President Clinton may do something decidedly un-American this Fourth of July: Slap a soy burger on the barbecue. You see, there have been some drastic cuts in the presidential diet, and one of the first casualties was the cheeseburger.
The beef industry is sure to feel slighted, but other special interests, namely his personal physician and environmental groups, will be lighting Roman candles in celebration. None, however, will match the festive display put on by alternative meat makers.
For them, it must seem like the summer of love. According to Soyatech, the industry trade group, sales of soy burgers and other vegetable-based alternatives to meat have risen from $44 million in 1985 to $180 million in 1995. Packaged Facts, a research group, projects sales will hit $376 million by 1999.
This nod from consumers has sent faux meat makers into expansion overdrive. Soy burgers and tofu dogs pale next to new meat clones like Philly steak, bacon, and–hold onto your gizzard–Tofurky, a vegetarian version of the holiday roast.
Alternameat fans include vegetarians who have an occasional Big Mac attack, animal rights activists, and parents weaning kids off corn dogs. “People like the idea of eating vegetarian foods, but they’re not comfortable with the traditional forms,” says Soyatech president Peter Golbitz. “They throw a meatlike substance on a roll, and it’s very familiar to them.”
Indeed, the rise in popularity of veggie meats correlates directly with advances in meat-mimicking technology. Yves Veggie Cuisine Deli Slices, for example, is a dead ringer for bologna. No easy feat when you consider the main ingredients: water, soy protein, wheat gluten, tofu, and soy fiber. And a serving of Deli Slices (52g) contains no fat. One slice of Oscar Meyer Bologna (28g), made from pork, chicken, and beef, has 8 grams of fat and 20mg of cholesterol.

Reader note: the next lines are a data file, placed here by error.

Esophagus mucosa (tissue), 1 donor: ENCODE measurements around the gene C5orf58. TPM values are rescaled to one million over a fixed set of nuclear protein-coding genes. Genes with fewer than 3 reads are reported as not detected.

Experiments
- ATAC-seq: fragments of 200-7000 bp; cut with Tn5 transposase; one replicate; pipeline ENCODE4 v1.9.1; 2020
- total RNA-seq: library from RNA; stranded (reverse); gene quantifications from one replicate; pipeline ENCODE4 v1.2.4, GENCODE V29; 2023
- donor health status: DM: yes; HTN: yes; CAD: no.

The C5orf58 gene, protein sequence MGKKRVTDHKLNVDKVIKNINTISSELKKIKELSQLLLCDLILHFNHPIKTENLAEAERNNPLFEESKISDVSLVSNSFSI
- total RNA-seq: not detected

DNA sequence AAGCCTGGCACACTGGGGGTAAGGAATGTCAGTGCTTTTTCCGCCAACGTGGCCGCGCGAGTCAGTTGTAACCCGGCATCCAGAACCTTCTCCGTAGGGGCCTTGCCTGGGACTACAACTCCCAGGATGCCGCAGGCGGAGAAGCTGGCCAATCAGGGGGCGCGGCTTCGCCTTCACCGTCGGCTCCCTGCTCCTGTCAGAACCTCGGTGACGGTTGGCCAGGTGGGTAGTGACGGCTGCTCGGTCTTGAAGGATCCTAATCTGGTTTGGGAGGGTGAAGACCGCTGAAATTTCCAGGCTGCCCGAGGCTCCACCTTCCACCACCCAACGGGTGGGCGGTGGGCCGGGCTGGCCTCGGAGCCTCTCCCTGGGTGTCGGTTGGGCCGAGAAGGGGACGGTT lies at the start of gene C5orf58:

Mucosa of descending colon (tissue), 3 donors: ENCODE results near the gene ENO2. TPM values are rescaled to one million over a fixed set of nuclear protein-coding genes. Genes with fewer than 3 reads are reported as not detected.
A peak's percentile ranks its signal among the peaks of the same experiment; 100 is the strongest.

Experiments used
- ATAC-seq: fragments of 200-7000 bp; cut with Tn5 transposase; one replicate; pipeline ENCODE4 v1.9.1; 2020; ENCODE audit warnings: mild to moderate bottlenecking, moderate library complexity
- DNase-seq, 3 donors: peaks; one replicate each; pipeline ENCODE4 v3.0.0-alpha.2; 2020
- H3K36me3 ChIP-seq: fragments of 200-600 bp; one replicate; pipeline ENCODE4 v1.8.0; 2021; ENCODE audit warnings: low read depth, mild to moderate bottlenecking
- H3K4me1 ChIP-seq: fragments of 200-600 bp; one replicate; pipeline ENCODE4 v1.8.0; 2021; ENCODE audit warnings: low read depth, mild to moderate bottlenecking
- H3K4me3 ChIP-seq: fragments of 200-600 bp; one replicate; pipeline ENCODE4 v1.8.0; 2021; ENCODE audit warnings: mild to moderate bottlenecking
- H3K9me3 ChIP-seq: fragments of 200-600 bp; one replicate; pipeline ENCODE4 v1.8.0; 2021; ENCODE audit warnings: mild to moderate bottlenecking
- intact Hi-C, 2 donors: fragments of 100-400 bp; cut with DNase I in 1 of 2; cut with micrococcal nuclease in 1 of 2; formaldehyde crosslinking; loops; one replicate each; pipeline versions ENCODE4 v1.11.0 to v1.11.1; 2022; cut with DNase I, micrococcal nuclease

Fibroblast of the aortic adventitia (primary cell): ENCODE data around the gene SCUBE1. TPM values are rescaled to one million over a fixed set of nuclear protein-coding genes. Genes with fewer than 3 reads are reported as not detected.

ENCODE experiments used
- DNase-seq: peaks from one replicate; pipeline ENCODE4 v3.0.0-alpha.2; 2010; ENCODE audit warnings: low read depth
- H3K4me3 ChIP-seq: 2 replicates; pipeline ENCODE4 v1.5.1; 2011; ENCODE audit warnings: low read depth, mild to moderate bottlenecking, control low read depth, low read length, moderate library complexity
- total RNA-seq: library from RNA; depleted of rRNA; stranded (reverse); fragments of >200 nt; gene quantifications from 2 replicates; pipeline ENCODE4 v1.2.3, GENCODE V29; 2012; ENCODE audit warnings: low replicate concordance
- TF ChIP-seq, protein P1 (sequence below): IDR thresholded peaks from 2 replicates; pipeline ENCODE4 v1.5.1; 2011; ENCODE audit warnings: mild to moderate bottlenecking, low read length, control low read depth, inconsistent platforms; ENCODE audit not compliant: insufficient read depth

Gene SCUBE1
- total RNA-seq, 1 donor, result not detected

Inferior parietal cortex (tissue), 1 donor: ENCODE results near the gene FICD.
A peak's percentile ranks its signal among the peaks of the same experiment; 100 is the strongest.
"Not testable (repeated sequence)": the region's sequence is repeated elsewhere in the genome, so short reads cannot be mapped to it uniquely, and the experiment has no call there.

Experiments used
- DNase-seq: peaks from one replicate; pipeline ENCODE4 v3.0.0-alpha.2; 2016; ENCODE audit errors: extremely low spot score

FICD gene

So, what’s the catch? Recent medical reports proclaim that regular consumption of soy protein can reduce cholesterol and risk of heart disease. Now, any product with the words soy, tofu, or tempeh on the label is a hot commodity. However, in many meat alternatives not only is soy protein a minor ingredient, but isoflavones, the part of the soybean said to lower the risk of heart disease, can be lost in processing.
Dr. Dean Ornish, the presidential physician who introduced the soy burger into the White House, also warns that “some of the veggie [products] are pretty high in fat.”
And then there’s the salt. Some products contain up to 800mg of sodium per serving. Add a squirt of ketchup and you might as well be sipping a Dead Sea smoothie.
“It is misleading. I actually view a lot of these soy products as healthier versions of junk food,” notes Mark Messina, author of The Vegetarian Way. Nonetheless, they’re still part of Messina’s prescription for patients and the planet. “My primary concern is that people shift towards a more plant-based diet.”
Those with culinary cachet may be harder to convince. For example, you won’t find meat alternatives in Chef Jeremiah Tower’s kitchen. The founder of San Francisco’s Stars restaurant prefers the real thing. “I would sooner dine on nasturtium flowers for the rest of my life than eat a tofu burger simply for the false sensation of enjoying red meat.”
Don’t bother applying for any posts at the White House, J.T.